Holding on to faith
Martha’s family home had seen friends gather time and time again to laugh, eat, drink, sing and share together.
Then one day, death came knocking at the door and took away one of their loved ones. When Jesus next came to visit his friends, he found pain and sadness.
Martha approached him, distraught. Her dear brother Lazarus had died. Martha voiced both her inner conflicts and her hope. She was fighting to hold on to her faith while trying to find answers for what had happened.
Martha’s story is one of theology lived out in the face of the most difficult human experiences – evil, suffering and death. She held fast to her ancestors’ traditions and to the deep-rooted belief in one God that had been passed down to her.
She couldn’t understand how something like this could have evaded the dominion and control of the God who reigns over everything. How could this be happening to them?
Talking meaningfully about God
If living out our theology implies talking meaningfully about God in each generation and in every circumstance:
- What does that mean during a pandemic?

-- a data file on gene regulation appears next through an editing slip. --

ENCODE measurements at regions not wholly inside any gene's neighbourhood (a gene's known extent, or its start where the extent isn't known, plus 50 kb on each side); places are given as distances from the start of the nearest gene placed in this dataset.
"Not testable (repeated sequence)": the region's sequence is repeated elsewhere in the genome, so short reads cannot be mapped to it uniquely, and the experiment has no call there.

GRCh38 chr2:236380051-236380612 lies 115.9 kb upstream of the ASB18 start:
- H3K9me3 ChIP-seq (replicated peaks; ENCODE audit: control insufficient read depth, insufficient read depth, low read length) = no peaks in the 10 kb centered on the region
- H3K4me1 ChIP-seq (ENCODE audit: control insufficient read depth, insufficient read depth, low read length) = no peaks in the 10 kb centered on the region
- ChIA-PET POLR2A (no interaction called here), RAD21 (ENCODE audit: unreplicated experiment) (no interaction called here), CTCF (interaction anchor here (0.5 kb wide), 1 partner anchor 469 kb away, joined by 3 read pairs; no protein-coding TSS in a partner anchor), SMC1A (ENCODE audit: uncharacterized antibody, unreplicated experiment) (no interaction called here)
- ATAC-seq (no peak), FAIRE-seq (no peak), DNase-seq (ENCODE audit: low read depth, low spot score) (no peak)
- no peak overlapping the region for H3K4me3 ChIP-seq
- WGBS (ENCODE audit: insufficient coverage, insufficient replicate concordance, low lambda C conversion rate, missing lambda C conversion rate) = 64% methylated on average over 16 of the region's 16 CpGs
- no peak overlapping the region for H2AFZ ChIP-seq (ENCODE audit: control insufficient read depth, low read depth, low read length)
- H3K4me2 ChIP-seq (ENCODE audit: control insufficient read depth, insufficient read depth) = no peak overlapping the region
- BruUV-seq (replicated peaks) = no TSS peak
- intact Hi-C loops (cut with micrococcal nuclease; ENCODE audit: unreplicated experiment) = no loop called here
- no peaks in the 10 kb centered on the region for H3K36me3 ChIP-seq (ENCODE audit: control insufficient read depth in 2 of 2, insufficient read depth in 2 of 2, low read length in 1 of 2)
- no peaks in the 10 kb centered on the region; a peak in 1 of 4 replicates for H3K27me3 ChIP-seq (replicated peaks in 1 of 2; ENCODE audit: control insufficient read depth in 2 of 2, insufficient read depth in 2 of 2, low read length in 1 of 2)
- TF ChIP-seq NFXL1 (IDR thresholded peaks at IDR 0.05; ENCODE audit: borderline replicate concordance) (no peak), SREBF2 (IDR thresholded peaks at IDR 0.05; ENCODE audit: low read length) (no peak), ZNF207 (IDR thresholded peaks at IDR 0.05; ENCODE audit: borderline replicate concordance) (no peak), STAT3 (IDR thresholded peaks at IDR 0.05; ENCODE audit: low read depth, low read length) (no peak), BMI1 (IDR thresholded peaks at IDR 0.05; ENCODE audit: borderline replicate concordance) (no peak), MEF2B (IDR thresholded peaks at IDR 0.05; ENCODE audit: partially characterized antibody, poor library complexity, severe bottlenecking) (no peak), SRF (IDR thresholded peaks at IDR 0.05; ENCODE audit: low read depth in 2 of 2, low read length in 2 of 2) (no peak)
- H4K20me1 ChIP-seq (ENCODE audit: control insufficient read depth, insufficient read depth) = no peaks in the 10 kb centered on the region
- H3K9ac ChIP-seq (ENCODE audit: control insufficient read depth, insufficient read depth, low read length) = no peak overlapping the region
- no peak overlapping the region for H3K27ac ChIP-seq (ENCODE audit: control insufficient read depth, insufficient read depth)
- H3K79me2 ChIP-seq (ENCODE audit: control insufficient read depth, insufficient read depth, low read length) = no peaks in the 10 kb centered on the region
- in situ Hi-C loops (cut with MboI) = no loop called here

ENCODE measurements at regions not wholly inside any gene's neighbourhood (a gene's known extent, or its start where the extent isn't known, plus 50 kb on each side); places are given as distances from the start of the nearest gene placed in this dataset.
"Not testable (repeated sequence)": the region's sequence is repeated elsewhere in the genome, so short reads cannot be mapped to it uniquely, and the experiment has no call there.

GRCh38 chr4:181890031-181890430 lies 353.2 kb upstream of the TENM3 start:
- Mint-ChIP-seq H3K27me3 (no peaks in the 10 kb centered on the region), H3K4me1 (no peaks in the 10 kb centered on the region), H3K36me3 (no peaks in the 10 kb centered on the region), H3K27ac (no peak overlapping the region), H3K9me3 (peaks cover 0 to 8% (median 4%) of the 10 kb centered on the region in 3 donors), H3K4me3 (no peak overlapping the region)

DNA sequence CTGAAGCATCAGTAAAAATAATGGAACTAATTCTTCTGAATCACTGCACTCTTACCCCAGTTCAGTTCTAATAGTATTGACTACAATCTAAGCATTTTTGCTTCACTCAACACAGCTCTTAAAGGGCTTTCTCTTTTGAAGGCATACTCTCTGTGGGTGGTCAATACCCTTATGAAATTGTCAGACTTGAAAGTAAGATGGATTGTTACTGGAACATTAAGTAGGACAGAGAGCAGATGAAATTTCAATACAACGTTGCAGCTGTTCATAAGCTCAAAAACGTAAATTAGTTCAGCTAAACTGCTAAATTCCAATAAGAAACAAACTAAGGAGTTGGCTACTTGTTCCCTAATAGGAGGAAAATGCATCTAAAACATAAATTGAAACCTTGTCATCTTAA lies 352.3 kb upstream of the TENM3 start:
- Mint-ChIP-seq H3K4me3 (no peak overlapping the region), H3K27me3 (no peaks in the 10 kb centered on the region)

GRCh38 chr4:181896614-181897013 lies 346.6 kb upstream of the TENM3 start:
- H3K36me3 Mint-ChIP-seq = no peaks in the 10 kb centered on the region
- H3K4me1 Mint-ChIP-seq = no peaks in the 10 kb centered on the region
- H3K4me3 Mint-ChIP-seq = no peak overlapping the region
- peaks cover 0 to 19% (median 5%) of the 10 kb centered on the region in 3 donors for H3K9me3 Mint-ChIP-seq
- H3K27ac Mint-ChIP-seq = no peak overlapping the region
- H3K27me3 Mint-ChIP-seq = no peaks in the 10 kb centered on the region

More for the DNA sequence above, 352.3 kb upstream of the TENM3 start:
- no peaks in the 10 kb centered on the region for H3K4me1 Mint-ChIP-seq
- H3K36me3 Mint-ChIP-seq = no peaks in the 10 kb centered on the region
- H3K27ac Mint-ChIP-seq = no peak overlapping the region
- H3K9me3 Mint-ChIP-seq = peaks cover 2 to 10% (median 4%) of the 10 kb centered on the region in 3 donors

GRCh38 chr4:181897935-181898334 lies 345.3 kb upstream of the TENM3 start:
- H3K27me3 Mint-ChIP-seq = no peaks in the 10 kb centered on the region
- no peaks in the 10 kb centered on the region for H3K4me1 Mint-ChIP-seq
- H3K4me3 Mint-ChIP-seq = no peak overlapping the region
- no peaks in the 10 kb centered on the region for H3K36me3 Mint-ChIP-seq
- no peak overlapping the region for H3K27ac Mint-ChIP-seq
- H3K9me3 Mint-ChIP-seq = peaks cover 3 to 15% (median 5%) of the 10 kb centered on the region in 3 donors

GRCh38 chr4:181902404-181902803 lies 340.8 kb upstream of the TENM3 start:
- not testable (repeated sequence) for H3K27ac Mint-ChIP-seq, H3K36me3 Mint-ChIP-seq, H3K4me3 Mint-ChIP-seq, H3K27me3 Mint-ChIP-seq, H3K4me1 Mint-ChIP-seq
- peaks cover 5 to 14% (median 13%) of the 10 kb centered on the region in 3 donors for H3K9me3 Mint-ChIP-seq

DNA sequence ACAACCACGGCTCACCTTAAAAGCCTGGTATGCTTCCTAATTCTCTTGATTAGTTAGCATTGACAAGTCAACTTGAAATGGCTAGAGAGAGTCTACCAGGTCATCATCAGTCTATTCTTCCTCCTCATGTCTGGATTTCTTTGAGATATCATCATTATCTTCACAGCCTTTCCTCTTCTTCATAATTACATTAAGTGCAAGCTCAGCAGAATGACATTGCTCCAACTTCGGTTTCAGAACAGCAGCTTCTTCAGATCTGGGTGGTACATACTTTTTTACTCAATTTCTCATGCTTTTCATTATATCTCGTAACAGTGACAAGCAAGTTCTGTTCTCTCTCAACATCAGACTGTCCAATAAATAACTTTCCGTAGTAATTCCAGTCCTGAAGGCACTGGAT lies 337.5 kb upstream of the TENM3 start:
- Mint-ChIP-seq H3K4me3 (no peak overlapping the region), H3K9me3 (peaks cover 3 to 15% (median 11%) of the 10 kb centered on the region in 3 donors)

- What can we say about God, or do in his name, in the face of so much loss?
- How can we speak about his kingdom when a small virus seems to have thrown everything into such disarray?
- Is this a divine judgement, a sign of the end times, or a conspiracy?
There must be more to it.
Maybe we, like Martha, need to revisit our understanding of God’s reign during these times.
Is God still sovereign? Yes, but he isn’t the only player in history.
Is God good and just? Yes, he is, but we live in a fallen world where evil, pain and mystery also operate.
Does God just sit there and watch us suffer? Not at all. In fact, instead of remaining a distant king, he became like us, and came to be with us and walk alongside us in the person of Jesus.
Will death have the last word? No, Jesus overcame death and offers us abundant life now and a glorious future in the life to come.
Following Jesus’ example
What about now, while we wait for the life to come?
Following Jesus’ example, we are called to get alongside people, to encourage life and to give hope – even in times of Covid-19.
We need to be there for those who are suffering in the pandemic, especially the most vulnerable. We should be doing all we can to save lives.
We are called to show faith in God and love to our fellow human beings. God’s kingdom is about relationships, solidarity, life and hope.
That’s the example Jesus gave us. Will we choose to reflect Jesus in our lives today?